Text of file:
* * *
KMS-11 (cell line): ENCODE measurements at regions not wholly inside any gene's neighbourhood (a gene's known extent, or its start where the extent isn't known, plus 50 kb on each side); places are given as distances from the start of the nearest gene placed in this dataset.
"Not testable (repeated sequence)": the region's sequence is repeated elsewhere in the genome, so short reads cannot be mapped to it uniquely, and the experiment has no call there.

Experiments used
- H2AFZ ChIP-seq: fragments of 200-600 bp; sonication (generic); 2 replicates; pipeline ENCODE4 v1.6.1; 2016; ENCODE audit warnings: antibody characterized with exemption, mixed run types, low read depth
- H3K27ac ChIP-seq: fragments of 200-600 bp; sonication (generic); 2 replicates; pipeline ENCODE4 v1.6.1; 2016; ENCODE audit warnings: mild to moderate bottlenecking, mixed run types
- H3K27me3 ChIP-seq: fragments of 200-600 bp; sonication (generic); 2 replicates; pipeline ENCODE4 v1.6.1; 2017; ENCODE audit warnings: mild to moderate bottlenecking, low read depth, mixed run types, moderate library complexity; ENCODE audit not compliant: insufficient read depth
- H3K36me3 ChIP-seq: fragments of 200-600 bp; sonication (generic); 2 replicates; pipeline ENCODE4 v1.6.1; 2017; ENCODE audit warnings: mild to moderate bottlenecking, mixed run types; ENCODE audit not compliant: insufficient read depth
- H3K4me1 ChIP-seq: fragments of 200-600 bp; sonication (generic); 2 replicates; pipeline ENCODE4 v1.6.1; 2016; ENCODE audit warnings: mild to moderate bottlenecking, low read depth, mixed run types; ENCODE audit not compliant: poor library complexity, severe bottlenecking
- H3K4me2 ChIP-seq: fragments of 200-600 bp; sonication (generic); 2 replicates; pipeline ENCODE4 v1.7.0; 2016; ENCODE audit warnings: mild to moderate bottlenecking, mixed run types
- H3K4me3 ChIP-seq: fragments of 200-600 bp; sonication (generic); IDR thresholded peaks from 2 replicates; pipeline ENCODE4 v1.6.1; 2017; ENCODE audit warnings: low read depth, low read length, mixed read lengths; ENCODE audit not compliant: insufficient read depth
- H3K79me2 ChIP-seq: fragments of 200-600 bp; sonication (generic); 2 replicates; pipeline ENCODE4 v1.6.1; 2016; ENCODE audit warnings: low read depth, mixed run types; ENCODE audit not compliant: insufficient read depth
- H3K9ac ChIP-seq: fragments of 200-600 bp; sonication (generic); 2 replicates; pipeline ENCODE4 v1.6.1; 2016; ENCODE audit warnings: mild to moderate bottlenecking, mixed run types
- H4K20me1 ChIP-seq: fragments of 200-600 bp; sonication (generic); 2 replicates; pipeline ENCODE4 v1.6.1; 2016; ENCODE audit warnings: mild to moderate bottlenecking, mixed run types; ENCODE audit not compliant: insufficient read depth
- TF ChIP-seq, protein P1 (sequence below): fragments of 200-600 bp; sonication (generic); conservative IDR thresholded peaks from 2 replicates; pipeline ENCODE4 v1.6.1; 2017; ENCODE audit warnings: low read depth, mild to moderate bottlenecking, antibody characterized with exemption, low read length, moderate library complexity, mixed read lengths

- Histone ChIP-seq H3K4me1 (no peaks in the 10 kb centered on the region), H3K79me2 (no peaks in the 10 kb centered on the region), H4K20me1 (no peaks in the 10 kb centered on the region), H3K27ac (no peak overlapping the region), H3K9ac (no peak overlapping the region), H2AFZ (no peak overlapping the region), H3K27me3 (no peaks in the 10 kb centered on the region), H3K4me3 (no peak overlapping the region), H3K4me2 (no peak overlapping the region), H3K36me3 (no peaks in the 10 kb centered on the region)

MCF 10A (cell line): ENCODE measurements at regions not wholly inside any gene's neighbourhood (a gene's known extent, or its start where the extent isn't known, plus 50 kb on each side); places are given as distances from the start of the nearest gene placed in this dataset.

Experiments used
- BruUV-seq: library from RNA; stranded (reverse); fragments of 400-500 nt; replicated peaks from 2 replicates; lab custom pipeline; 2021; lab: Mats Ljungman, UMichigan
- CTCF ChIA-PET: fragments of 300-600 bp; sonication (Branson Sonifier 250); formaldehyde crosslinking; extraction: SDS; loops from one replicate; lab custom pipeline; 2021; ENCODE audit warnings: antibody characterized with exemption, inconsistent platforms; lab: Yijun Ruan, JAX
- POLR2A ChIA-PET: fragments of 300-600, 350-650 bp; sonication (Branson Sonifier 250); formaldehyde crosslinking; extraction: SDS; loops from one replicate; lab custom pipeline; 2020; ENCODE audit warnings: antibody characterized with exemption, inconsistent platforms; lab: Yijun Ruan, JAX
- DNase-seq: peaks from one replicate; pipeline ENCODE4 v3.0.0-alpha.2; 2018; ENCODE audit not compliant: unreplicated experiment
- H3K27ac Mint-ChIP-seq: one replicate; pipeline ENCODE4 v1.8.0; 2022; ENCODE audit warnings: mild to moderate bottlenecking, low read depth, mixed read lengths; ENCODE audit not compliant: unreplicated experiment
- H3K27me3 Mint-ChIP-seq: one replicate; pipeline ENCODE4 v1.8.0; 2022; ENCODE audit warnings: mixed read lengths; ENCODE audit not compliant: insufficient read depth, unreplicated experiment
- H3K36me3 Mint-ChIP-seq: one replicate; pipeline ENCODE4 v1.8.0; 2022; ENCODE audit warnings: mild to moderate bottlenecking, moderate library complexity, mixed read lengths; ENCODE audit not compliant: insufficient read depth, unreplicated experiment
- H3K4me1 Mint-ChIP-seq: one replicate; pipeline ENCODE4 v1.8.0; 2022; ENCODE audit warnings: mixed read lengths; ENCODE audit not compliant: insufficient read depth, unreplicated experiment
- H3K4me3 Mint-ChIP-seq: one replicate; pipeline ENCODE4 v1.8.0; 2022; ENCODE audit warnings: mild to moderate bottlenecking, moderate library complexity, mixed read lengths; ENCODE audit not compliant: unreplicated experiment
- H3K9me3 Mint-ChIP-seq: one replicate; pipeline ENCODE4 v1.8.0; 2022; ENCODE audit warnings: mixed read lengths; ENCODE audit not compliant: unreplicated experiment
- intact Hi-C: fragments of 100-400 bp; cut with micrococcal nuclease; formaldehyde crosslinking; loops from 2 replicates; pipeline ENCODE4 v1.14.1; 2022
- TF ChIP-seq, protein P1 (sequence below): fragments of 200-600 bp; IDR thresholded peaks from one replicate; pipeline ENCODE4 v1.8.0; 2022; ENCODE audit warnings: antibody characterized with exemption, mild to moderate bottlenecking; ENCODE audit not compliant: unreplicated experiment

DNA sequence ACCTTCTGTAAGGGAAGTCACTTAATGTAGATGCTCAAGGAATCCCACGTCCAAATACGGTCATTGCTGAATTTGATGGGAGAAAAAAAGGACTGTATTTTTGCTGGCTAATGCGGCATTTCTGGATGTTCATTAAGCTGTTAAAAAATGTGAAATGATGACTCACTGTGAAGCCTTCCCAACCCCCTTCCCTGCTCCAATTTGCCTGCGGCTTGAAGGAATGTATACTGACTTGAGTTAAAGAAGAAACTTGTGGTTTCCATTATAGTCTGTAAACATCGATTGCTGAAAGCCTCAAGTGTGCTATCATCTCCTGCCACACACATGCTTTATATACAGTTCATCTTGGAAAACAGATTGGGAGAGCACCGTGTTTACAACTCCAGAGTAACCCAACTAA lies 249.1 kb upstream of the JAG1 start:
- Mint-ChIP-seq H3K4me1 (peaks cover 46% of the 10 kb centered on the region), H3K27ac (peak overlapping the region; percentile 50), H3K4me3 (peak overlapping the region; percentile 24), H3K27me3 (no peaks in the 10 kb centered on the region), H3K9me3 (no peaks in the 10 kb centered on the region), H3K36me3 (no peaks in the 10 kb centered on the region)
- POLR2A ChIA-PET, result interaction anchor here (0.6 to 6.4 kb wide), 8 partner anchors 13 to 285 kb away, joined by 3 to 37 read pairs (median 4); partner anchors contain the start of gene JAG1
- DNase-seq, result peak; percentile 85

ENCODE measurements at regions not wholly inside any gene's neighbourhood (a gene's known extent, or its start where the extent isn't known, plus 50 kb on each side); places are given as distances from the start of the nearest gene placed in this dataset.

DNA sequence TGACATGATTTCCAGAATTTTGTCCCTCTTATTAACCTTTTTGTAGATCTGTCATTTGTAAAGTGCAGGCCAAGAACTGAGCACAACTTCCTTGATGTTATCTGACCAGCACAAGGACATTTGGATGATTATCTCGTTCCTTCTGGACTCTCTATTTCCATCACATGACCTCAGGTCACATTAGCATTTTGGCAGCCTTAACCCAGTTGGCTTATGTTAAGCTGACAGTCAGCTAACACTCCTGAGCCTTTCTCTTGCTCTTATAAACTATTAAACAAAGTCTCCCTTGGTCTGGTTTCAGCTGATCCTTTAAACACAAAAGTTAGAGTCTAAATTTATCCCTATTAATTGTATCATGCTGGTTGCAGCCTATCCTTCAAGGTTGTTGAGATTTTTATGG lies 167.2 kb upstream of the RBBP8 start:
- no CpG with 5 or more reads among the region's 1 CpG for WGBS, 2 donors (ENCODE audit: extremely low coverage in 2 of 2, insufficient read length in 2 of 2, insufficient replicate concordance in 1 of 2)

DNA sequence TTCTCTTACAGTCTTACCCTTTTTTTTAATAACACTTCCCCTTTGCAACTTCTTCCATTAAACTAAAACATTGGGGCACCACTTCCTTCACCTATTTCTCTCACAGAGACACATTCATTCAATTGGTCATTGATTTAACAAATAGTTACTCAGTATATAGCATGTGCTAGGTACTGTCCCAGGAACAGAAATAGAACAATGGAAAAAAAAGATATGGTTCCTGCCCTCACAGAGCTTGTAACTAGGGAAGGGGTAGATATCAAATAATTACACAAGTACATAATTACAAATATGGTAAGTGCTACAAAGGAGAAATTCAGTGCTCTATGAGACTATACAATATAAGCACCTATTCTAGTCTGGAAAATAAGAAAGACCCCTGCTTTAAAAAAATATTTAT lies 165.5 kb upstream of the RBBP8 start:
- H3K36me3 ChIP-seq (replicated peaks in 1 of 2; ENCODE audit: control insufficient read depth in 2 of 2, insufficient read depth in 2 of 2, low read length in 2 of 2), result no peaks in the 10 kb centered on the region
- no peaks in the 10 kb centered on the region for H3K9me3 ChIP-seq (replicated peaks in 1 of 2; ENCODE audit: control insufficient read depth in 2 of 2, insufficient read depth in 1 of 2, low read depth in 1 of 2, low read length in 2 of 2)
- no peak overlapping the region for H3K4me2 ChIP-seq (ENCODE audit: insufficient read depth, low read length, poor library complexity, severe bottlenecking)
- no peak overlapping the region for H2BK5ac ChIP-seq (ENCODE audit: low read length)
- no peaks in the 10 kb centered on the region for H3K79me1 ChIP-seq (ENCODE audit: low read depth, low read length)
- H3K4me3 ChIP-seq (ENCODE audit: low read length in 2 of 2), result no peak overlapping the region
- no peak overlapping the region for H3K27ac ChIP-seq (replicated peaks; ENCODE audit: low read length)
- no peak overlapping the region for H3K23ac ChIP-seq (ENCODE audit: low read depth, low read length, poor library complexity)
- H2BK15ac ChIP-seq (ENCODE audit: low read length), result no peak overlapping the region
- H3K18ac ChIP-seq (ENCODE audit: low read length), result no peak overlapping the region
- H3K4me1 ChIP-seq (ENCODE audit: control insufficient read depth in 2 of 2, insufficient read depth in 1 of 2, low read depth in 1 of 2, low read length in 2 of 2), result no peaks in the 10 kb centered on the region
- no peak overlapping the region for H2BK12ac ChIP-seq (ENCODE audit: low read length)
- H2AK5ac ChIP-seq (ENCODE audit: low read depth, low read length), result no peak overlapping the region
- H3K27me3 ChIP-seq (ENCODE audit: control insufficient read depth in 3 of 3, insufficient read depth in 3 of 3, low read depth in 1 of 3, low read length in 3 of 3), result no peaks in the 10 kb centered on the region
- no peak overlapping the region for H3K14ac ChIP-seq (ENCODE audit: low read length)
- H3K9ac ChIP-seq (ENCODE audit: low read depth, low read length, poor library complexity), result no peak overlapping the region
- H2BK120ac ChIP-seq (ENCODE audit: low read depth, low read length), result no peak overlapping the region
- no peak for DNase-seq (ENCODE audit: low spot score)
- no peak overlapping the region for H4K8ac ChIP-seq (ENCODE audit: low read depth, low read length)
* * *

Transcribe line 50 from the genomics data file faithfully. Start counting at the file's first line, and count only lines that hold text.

- H2AK5ac ChIP-seq (ENCODE audit: low read depth, low read length), result no peak overlapping the region